NATS Streaming

Fission uses NATS Streaming instead of pure NATS as the default message queue service.
Please ensure you use the correct library to connect to NATS Streaming service.


Fission installs the NATS streaming service by default when the fission-all helm chart is used for installation. And you can change the default setting in values.yaml before installation or upgrade.

You should see a pod with nats-streaming prefix with following command.

$ kubectl -n fission get pod -l svc=nats-streaming

If the NATS Streaming is enabled, a kubernetes deployment called mqtrigger-nats-streaming will be created as well.

$ kubectl -n fission get deploy|grep mqtrigger-nats-streaming

The Message Queue Trigger talks to NATS Streaming through Kubernetes service, you can get the service information with command.

$ kubectl -n fission get svc -l svc=nats-streaming
NAME             TYPE        CLUSTER-IP    EXTERNAL-IP   PORT(S)    AGE
nats-streaming   ClusterIP   <none>        4222/TCP   6d
For further nats-streaming configuration/operation, please visit NATS docs.

Connection Information

Following are the default configuration while helm installation. (To change default configuration, see nats section of values.yaml.)

  • Authentication Token: defaultFissionAuthToken
  • NATS Streaming ClusterID: fissionMQTrigger

The FQDN of nats-streaming server by default is nats-streaming:4222 or using nats-streaming.fission:4222 if the producer is in different namespace. So the full connection information for NATS client is


If the connection information changed, please modify the environment variable of mqtrigger-nats-streaming deployment as well.

$ kubectl -n fission edit deployment mqtrigger-nats-streaming

Local Test

Create a message queue trigger that invokes any function you created before.

$ fission mqt create --name hello --function hello1 --topic foobar

To test the setup locally, we need to forward local ports traffic to nats-streaming server in kubernetes cluster.

$ export NATS_POD=$(kubectl -n fission get pod -l svc=nats-streaming -o name)
$ kubectl -n fission port-forward ${NATS_POD} 4222:4222

In this way we can connect to nats-streaming server locally with (NOTICE: for local test only)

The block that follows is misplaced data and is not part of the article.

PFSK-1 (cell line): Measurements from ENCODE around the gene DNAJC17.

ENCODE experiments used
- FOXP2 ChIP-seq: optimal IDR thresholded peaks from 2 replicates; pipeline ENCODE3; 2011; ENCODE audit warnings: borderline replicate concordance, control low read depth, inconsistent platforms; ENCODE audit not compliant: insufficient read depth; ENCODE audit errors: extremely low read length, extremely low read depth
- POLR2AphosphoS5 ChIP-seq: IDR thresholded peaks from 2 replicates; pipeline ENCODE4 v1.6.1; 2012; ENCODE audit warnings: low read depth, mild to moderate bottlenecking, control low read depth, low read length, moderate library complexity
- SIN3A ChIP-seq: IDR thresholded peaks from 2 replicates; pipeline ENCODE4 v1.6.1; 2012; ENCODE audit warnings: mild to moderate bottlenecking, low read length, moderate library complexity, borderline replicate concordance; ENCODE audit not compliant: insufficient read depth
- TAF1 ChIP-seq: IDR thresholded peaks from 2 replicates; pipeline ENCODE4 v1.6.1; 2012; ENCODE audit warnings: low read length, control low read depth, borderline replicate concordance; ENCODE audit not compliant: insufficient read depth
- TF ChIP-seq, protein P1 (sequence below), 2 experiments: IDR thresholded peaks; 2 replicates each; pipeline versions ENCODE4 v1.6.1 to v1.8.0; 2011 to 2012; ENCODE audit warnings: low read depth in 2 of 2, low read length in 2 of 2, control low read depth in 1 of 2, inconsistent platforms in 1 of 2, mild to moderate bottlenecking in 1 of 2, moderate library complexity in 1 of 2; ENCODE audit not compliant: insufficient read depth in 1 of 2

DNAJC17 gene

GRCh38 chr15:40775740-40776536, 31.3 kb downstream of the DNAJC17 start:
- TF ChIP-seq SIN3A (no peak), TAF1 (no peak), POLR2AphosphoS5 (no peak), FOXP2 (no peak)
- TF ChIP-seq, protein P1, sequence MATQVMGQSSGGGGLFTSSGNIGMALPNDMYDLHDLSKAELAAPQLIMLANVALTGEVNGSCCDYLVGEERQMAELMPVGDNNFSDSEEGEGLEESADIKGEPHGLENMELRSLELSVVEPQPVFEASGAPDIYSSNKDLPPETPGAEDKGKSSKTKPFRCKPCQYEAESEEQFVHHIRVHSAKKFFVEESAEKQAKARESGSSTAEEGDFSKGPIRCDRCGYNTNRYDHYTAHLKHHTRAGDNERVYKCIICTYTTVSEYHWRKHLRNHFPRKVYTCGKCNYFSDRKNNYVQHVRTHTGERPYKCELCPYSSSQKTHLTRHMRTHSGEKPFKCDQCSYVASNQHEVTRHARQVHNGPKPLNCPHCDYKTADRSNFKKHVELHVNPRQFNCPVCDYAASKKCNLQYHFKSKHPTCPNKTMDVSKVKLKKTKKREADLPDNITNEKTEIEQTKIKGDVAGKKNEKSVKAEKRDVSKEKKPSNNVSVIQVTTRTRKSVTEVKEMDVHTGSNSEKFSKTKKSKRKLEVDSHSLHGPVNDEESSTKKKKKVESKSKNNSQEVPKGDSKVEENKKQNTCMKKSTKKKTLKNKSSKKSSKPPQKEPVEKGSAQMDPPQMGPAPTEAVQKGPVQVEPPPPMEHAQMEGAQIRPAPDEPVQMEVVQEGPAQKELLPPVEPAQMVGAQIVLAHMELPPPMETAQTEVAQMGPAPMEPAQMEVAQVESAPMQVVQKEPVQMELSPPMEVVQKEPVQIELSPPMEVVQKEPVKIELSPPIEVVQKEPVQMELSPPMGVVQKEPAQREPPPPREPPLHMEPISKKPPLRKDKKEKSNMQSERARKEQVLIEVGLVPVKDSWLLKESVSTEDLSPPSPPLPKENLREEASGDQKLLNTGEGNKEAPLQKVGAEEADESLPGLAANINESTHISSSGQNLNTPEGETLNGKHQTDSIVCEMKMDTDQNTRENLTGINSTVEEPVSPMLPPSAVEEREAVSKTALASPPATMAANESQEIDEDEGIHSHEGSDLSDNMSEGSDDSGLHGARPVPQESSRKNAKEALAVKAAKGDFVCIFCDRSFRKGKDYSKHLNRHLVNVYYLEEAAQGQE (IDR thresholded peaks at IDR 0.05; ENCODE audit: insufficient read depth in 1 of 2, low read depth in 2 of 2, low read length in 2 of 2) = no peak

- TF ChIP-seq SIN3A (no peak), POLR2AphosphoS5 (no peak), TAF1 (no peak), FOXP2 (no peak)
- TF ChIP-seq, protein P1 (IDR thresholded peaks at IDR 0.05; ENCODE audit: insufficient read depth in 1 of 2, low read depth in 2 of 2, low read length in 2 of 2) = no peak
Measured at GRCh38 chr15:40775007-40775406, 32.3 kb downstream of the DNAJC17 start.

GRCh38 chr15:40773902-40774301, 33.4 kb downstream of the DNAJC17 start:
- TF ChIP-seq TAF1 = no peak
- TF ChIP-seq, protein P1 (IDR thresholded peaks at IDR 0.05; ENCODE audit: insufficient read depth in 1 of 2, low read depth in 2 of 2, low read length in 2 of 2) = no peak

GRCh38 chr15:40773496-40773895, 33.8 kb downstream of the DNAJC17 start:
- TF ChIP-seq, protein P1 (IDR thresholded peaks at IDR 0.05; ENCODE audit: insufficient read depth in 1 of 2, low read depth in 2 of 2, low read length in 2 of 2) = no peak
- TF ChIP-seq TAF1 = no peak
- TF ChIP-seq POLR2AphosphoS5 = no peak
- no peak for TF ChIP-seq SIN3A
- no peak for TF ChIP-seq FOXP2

$ cd ${GOPATH}/src/
$ go run stan-pub.go -s nats://defaultFissionAuthToken@ -c fissionMQTrigger -id clientPub foobar ""

Then, you should see the function invocation logs.

$ fission fn logs --name hello1
[2018-12-17 07:57:44.383563857 +0000 UTC] 2018/12/17 07:57:44 fetcher received fetch request and started downloading: {1 {hello-js-60kj  default    0 0001-01-01 00:00:00 +0000 UTC <nil> <nil> map[] map[] [] nil [] }   user [] [] false}
[2018-12-17 07:57:44.563666772 +0000 UTC] 2018/12/17 07:57:44 Successfully placed at /userfunc/user
[2018-12-17 07:57:44.563726739 +0000 UTC] 2018/12/17 07:57:44 Checking secrets/cfgmaps
[2018-12-17 07:57:44.563734156 +0000 UTC] 2018/12/17 07:57:44 Completed fetch request
[2018-12-17 07:57:44.563739212 +0000 UTC] 2018/12/17 07:57:44 elapsed time in fetch request = 299.120419ms
[2018-12-17 07:57:44.648270717 +0000 UTC] user code loaded in 0sec 0.240217ms
[2018-12-17 07:57:44.659143091 +0000 UTC] ::ffff: - - [17/Dec/2018:07:57:44 +0000] "POST /specialize HTTP/1.1" 202 - "-" "Go-http-client/1.1"
[2018-12-17 07:57:44.675180546 +0000 UTC] ::ffff: - - [17/Dec/2018:07:57:44 +0000] "POST / HTTP/1.1" 200 14 "-" "Go-http-client/1.1"


Following is the diagram of workable example. It demonstrates how to publish messages from a function and let message queue trigger to invoke another function.

The function publisher publishes a message to the target topic foobar. When message queue trigger receives the message, it then sends a POST request to the function hello.

You can find the fully workable example source code at here.

Last modified December 30, 2019: Add environment interface doc (#180) (c0e5b24)